6 Types of Sharks Every Selachimorphaphile Should Know

By: Sascha Bos  | 
Sharks come in all sorts of shapes and sizes in the Atlantic and Pacific oceans. Stephen Frink / Getty Images

If you're afraid of sharks, stop reading now, because we're about to get in deep with six types of sharks. Learn more about these fascinating fish — big and small, solid and patterned, sluggish and speedy.


6. Angel Sharks

Pacific angel shark
Pacific angel shark. Gerard Soury / Getty Images

Angel sharks are a group of sharks in the family Squatinidae, the only family in the order Squantiniformes. The name "angel" comes from their flattened pectoral fins, which form a "halo" around the head.

Angel sharks, also known as sand devils, live on the sea floor and ambush their unsuspecting prey. There are 24 species of angel sharks found around the world.


5. Bullhead Sharks

Port Jackson shark
Port Jackson shark. by wildestanimal / Getty Images

There are about nine shark species in the Heterodontidae, or bullhead shark, family. (Confusingly, the bull shark isn't one of them.) Bullhead sharks are small bottom feeders with wide heads, hence the name "bullhead."

One of the most famous bullheads — and the largest — is the Port Jackson shark (Heterodontus portusjacksoni), an Australian species that can reach up to 5.4 feet (1.65 meters).


4. Carpet Sharks

Whale shark
Whale shark. Jason Edwards / Getty Images

Carpet sharks are an eclectic bunch belonging to the order Orectolobiformes. The name "carpet" comes from their appearance; many (but not all) carpet sharks have markings reminiscent of a fancy rug.

Carpet shark species include:


  • Nurse shark: Nurse sharks (Ginglymostoma cirratum) are slow-moving creatures that eat crustaceans and mollusks. Their low-maintenance lifestyles make nurse sharks popular among aquariums.
  • Whale shark: The whale shark (Rhincodon typus) isn't quite as big as a 200-ton (181,437-kg) blue whale, but it is the largest living shark species, weighing up to 60 tons (54,400 kilograms). Like blue whales, whale sharks are filter feeders.
  • Zebra shark: Zebra sharks (Stegostoma tigrinum) are some of the cuter shark species, with their patterned skin and stingray-like smiles. Because they are not dangerous to humans, these zebra sharks are often found in aquariums.

3. Hammerhead Sharks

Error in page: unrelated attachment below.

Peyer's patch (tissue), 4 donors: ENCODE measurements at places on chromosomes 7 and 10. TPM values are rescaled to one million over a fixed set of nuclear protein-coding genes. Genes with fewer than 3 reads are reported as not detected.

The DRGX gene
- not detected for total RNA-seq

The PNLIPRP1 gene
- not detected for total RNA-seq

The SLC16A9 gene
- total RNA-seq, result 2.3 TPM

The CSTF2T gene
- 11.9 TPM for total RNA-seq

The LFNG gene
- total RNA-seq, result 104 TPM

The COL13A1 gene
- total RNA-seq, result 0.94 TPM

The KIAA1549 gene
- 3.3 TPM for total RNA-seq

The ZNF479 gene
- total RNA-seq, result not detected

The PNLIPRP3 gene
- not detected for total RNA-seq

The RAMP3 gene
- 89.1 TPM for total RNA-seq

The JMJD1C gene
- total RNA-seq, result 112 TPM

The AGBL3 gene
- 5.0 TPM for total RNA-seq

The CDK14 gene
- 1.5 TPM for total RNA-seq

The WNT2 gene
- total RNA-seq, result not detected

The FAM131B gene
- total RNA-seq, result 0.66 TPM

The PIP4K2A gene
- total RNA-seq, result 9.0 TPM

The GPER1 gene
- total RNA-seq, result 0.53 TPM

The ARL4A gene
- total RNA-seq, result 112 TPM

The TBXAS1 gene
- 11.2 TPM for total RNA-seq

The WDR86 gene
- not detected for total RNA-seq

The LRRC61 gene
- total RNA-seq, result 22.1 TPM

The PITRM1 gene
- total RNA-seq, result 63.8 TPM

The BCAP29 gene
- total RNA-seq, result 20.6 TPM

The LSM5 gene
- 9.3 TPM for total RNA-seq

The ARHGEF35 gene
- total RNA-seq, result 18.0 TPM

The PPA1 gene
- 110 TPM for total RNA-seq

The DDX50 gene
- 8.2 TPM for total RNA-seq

Great hammerhead shark
Great hammerhead shark. Colors and shapes of underwater / Getty Images

Some people think of the hammerhead shark as a single species, but its actually a family (Sphyrnidae). Hammerhead sharks all have those distinctively shaped heads that give them their name, but they range in size from 3.5 feet (1 meter) long — the bonnethead — to 18 feet (5 meters) long — the aptly named great hammerhead shark.


2. Mackerel Sharks

Basking shark
Basking shark. Corbis/VCG / Getty Images

Mackerel sharks (order Lamniformes) are a large group consisting of about 22 species in 10 different families. Some well-known mackerel sharks include:

  • Thresher shark: Thresher sharks are three species belonging to the Alopiidae family. The name "thresher" comes from their long, scythe-like tails. (Thresher is another word for scythe.)
  • Shortfin mako shark: The shortfin mako shark (Isurus oxyrinchus) is a speedy, long-nosed shark with an impressive bite force.
  • Goblin shark: The goblin shark (Mitsukurina owstoni) is a creepy-looking deepwater shark with a large facial protrusion.
  • Sand tiger shark: The sand tiger shark (Carcharias taurus), also known as the gray nurse shark, is a slow-moving shark found around the world.
  • Basking shark: The basking shark (Cetorhinus maximus) is a plankton-eating shark, like the whale shark and its closer relative, the megamouth shark.
  • Megamouth shark: Megamouth sharks (Megachasma pelagios) are plankton-eating deepwater sharks known for their large mouths.


1. Requiem Sharks

Blue shark
Blue shark. Gerard Soury / Getty Images

Requiem sharks are large, migratory sharks in the family Carcharhinidae. Requieum shark species include:

  • Oceanic whitetip shark: As their name suggests, oceanic whitetip sharks (Carcharhinus longimanus) have frosted tips: their bodies are dark gray, but the tips of their fins are white.
  • Bull shark: The bull shark (Carcharhinus leucas) is one of the more dangerous shark species because it dwells close to shore, where humans are more likely to swim.
  • Blacktip reef shark: Blacktip reef sharks (Carcharhinus melanopterus) are aptly named: They live near coral reefs in the Indian and Pacific Oceans and have distinctive black-tipped fins.
  • Blue shark: The blue shark (Prionace glauca), also known as the great blue shark, is gray-blue in color with a white underside. Often caught as bycatch, blue sharks are near threatened.